ZipDose technology is just the beginning of what 3D printed medication can do to optimize drug delivery. Many patients require variable dosages of their medications, so allowing the consumer or pharmacist to adjust dosages easily could reduce visits to the physician. 3D printed’s ability to form drugs in novel shapes will also allow for greater control over the kinetics of drug release; this leads to better control over whether a medication is fast acting or released gradually over the time3.

The approval of Spritam by the FDA demonstrates the willingness of industry and regulators to seriously consider the viability of 3D printed drugs. Spritam has hit the market in the spring of 2016, and Aprecia is planning on introducing multiple new products using the ZipDose technology in upcoming years. Clearly, the potential for 3D printed in pharmaceuticals will soon be determined.

Further Reading:

  1. Aprecia Pharmaceuticals. (2015). FDA approves the first 3D printed drug product [Press release]. Retrieved from Spritam_FDA_Approval_Press_Release.pdf
  2. Prasad AN, Burneo JG, Corbett B. Epilepsy, comorbid conditions in Canadian children: analysis of cross-sectional data from cycle 3 of the National Longitudinal Study of Children and Youth. Seizure. 2014;23(10):869-73.
  3. Sanderson K. 3D printing: the future of manufacturing medicine. Pharm J. 2015;294(7865):598-600.

Friday, February 22, 2019

No More Achy Breaky Bones: How Pharmacists Can Step Up to Help Patients with Osteoarthritis

This is my last week at mdBriefCase Inc. which means that I have completed one more placement, and I am all the much closer to entering the workforce as a pharmacist. Looking forward, I feel that students about to enter the profession, myself included, will have a significant influence on the way pharmacy is practiced in the future, and on the way in which services are delivered. Ideally, the incoming generation of pharmacists will shape the future of pharmacy so that it is less driven by traditional dispensing functions, and more focused on the clinical services that a pharmacist can provide. However, to reach this lofty goal, I feel that relying on the knowledge I've gained during my pharmacy school lectures is not enough. Instead, I find myself turning to continuing education (CE) programs so that I can remain up to date on the newest models for care delivery, and what pharmacists can do to better serve their patients.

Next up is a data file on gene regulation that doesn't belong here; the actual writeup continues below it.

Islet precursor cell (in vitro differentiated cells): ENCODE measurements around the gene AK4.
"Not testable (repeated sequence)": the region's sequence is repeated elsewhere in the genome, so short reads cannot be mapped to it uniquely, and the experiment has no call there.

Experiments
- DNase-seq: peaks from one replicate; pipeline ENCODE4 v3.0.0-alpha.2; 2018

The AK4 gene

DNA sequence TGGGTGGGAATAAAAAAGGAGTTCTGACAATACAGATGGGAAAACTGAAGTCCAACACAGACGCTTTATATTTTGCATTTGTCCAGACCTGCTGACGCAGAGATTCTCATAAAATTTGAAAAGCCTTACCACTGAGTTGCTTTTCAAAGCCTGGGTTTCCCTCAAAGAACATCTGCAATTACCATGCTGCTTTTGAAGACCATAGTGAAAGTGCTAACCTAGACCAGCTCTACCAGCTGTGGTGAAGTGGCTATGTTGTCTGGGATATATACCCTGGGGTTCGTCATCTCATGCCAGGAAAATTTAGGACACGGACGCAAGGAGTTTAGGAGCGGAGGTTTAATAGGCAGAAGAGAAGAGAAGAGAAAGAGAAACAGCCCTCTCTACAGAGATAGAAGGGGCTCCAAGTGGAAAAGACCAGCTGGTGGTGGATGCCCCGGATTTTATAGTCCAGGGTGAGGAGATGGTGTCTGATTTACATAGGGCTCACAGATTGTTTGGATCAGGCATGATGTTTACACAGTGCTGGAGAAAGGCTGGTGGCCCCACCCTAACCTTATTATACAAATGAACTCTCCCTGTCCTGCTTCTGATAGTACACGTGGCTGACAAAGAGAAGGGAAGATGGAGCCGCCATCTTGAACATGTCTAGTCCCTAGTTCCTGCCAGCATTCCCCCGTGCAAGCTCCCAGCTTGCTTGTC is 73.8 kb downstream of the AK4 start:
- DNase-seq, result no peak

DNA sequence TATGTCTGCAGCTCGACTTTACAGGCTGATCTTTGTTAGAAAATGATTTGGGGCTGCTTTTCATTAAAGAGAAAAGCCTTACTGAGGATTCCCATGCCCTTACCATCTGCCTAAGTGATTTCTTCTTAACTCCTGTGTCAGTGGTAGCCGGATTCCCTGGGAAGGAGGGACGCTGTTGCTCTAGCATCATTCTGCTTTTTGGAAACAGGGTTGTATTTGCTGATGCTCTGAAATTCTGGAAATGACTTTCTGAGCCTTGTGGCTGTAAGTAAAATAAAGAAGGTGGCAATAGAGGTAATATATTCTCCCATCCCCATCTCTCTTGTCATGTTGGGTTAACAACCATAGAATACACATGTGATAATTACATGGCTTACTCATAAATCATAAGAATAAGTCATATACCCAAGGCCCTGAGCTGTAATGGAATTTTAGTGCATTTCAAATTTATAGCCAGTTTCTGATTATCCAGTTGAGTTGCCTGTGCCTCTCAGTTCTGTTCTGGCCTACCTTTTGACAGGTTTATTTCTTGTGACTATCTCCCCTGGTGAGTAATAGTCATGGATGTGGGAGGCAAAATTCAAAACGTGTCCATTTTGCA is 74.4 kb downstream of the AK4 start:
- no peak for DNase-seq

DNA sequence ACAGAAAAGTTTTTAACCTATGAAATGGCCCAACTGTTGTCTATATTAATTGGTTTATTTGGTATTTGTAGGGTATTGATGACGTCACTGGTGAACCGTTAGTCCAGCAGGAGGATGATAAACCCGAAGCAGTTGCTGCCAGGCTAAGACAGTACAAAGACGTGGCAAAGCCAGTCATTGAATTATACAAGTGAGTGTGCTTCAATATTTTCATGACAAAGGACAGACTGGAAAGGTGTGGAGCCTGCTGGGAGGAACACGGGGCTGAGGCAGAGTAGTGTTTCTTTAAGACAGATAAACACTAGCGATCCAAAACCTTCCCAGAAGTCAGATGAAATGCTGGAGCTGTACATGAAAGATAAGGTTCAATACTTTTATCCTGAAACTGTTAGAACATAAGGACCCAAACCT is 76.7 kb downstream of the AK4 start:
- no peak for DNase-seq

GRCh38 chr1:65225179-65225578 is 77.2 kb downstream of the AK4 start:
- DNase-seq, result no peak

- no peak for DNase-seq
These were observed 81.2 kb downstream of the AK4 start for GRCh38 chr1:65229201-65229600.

With this in mind, I wanted to focus my last blog post on the condition of osteoarthritis and a corresponding CE program that prompted my reflection on how we can optimize the clinical services pharmacists provide. 

Background on osteoarthritis
Osteoarthritis (OA) is the most common form of arthritis1. This condition affects 1 in 8 Canadians and will continue to become more prevalent as Canada’s population ages. The increase in prevalence doesn't just affect individuals with osteoarthritis - it affects the entire healthcare system as costs associated with osteoarthritis care are projected to almost triple from 2.6 billion to 7.6 billion in 20311.

Although osteoarthritis has historically been attributed to unavoidable and repetitive wear and tear at the joint, and therefore an inevitable part of ageing, current research suggests osteoarthritis is NOT a normal part of ageing but rather a systemic disorder from an imbalance between join destruction and repair1